Development leaders: Build-to-rent outlook positive on First Coast
While interest rate increases have slowed some of the momentum, area builders say the demand for these products remains solid.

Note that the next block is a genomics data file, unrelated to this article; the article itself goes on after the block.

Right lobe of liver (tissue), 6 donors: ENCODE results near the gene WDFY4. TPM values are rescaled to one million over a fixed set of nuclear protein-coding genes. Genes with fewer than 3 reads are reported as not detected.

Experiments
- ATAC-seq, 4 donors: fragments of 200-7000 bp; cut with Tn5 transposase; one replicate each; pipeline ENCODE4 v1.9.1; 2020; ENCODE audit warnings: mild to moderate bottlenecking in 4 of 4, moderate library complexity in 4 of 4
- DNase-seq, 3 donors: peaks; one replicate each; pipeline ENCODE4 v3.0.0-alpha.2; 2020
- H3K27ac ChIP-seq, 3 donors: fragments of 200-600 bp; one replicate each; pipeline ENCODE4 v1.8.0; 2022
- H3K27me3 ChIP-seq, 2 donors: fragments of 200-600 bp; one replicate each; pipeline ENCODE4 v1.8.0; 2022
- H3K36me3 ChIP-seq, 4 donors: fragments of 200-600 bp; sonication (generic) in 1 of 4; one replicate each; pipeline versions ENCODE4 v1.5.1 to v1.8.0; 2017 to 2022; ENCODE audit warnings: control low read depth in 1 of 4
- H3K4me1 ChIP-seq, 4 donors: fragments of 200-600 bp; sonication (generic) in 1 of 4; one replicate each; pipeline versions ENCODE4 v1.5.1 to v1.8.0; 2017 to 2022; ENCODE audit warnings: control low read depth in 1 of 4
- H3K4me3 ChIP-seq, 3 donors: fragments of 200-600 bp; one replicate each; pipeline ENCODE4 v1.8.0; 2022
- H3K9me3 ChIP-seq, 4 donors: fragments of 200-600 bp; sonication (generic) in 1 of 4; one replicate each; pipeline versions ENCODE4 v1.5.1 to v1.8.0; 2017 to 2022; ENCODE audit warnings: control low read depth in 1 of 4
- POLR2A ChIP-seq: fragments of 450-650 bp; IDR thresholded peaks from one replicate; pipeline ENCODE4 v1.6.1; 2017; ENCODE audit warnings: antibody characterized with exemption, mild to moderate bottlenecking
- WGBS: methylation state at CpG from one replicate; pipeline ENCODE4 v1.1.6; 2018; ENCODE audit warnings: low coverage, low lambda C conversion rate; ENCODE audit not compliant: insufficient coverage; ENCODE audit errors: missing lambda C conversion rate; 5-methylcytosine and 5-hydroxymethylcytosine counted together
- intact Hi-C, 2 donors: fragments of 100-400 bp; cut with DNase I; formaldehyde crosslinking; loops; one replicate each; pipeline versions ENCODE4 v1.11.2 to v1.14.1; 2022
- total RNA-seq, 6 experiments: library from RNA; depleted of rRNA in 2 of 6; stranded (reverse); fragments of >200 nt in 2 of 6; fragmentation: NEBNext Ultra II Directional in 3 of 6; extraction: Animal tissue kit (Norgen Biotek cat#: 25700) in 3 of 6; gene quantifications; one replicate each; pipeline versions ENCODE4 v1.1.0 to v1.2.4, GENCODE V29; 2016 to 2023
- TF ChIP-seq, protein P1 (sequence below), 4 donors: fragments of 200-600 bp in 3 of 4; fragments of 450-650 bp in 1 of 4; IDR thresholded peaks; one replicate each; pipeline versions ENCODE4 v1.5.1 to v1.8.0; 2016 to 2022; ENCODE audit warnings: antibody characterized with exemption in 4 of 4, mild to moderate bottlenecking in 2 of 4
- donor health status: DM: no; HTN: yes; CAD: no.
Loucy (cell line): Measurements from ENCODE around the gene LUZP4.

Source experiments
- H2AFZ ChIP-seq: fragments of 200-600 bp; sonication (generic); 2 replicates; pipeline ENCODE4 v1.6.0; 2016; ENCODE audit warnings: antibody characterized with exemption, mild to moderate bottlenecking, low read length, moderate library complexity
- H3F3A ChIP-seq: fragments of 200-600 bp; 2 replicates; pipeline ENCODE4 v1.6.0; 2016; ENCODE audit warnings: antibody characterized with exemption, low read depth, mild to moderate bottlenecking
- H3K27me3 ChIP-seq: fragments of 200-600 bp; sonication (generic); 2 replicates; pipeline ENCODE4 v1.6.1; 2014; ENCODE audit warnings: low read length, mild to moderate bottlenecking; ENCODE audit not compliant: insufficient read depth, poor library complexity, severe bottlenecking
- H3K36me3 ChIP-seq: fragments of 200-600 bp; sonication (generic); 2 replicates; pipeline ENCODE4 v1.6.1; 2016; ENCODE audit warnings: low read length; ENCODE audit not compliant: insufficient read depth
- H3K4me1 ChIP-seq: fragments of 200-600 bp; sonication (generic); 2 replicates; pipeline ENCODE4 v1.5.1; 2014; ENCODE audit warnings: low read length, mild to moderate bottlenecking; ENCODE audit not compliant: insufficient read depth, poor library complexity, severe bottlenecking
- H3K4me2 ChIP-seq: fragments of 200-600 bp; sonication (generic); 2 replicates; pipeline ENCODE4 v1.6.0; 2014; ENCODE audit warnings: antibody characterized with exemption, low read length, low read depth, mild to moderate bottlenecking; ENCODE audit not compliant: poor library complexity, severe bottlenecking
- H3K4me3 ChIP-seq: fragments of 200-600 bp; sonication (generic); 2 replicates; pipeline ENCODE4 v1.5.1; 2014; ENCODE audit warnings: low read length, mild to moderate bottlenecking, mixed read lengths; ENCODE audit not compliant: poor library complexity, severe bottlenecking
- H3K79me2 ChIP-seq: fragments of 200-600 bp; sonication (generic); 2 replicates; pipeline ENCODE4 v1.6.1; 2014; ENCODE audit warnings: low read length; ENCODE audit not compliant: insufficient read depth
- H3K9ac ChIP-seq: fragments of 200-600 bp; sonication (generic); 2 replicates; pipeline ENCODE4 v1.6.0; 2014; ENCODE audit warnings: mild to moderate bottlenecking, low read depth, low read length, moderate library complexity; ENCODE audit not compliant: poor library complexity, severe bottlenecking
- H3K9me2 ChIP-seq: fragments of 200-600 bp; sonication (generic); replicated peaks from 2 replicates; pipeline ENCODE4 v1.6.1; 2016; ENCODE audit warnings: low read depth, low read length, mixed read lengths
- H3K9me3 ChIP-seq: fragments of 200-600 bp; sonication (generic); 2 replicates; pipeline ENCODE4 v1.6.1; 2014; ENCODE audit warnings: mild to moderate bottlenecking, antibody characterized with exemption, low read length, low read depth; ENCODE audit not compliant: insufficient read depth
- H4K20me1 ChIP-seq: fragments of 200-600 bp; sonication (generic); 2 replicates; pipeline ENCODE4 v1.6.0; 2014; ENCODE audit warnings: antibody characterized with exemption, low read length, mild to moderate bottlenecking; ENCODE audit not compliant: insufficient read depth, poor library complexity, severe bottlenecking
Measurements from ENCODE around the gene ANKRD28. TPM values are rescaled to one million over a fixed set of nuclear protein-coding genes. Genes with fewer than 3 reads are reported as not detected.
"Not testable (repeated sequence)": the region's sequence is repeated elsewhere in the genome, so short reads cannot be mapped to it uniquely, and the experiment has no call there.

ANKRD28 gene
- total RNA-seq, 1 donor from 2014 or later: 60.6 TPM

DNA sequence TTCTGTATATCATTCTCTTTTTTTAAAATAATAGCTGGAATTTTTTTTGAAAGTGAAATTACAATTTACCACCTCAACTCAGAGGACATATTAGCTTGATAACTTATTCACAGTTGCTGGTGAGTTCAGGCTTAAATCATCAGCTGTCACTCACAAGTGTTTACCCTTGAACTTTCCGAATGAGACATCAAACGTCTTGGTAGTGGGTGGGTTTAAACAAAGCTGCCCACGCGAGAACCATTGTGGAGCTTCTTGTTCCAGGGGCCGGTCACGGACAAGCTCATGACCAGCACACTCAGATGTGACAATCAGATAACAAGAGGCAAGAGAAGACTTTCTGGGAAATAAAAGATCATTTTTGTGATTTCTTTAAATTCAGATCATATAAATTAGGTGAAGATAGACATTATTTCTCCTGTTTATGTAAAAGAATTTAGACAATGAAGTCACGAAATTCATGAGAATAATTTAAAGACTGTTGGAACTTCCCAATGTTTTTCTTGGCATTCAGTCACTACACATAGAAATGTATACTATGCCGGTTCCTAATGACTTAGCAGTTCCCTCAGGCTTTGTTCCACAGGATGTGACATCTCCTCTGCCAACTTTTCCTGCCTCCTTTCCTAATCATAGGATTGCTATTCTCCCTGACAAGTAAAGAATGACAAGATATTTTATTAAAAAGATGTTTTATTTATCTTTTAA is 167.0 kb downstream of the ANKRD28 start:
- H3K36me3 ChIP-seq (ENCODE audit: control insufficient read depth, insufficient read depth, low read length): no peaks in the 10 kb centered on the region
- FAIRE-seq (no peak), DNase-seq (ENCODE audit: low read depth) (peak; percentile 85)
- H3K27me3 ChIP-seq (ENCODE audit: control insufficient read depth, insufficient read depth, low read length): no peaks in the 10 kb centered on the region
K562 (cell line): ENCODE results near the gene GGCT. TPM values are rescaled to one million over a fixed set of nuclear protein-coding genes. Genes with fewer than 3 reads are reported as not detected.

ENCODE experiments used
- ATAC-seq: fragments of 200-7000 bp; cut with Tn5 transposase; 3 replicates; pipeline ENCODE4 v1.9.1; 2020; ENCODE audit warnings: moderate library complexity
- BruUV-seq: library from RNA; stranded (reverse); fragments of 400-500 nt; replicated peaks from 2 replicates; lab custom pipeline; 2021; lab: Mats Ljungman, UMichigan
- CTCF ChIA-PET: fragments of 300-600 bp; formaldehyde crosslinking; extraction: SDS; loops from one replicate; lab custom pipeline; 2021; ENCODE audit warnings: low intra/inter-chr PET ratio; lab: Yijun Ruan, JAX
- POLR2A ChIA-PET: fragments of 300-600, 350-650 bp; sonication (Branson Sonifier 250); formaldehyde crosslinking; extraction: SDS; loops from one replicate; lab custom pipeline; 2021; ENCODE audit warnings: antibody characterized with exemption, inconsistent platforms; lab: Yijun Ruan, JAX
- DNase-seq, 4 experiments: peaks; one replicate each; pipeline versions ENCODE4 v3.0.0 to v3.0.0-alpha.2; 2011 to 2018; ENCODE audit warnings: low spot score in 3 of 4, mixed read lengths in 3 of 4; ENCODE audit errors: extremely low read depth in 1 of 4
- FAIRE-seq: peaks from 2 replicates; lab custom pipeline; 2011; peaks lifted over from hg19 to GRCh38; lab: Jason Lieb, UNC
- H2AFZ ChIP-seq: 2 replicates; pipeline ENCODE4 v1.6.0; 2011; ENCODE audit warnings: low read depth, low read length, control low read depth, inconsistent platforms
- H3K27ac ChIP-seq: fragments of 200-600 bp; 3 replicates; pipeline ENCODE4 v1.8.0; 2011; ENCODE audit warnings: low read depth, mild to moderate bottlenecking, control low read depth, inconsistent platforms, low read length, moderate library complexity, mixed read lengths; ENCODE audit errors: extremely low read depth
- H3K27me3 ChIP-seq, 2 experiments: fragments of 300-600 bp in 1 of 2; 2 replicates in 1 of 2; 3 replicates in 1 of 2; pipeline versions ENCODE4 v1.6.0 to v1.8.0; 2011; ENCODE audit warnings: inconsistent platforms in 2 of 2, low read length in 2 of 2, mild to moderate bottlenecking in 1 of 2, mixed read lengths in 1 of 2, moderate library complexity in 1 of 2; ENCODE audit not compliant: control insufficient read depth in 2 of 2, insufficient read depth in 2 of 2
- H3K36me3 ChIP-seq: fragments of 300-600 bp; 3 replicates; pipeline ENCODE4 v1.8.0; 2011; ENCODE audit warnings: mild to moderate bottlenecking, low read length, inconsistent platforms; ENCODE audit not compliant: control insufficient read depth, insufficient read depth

Funk was one of the many speakers at Wednesday's Urban Land Institute meeting at the San Jose Country Club. Funk stated that there are many people who rent. Funk said that although they may not be interested in owning anything, they still want to live in a home. Funk stated that there were a few homes left after the 2008 recession. Funk stated that investors were attracted to the market by rising interest rates in 2021. "A year ago you could choose a lot. Pick one of your floor plans and put it up. Funk stated that if you have a tenant, it will work. "Today, underwriting is more difficult. He stated that the construction aspect of build-to rent isn't much different from building a regular subdivision. Egger stated that a greater emphasis on amenities is in line with the increasing popularity of apartments. YellowBird Homes Vice President Kyle Passkiewicz stated that there has been a breakthrough in institutional property management over the past 10 years. He said, "All the pieces are getting better to make it happen." "Lenders: If I had come to you five years ago, you would have said no." Passkiewicz stated that while the field is low-maintenance, it presents a challenge in maintaining homes for renters. He said, "It's going nowhere."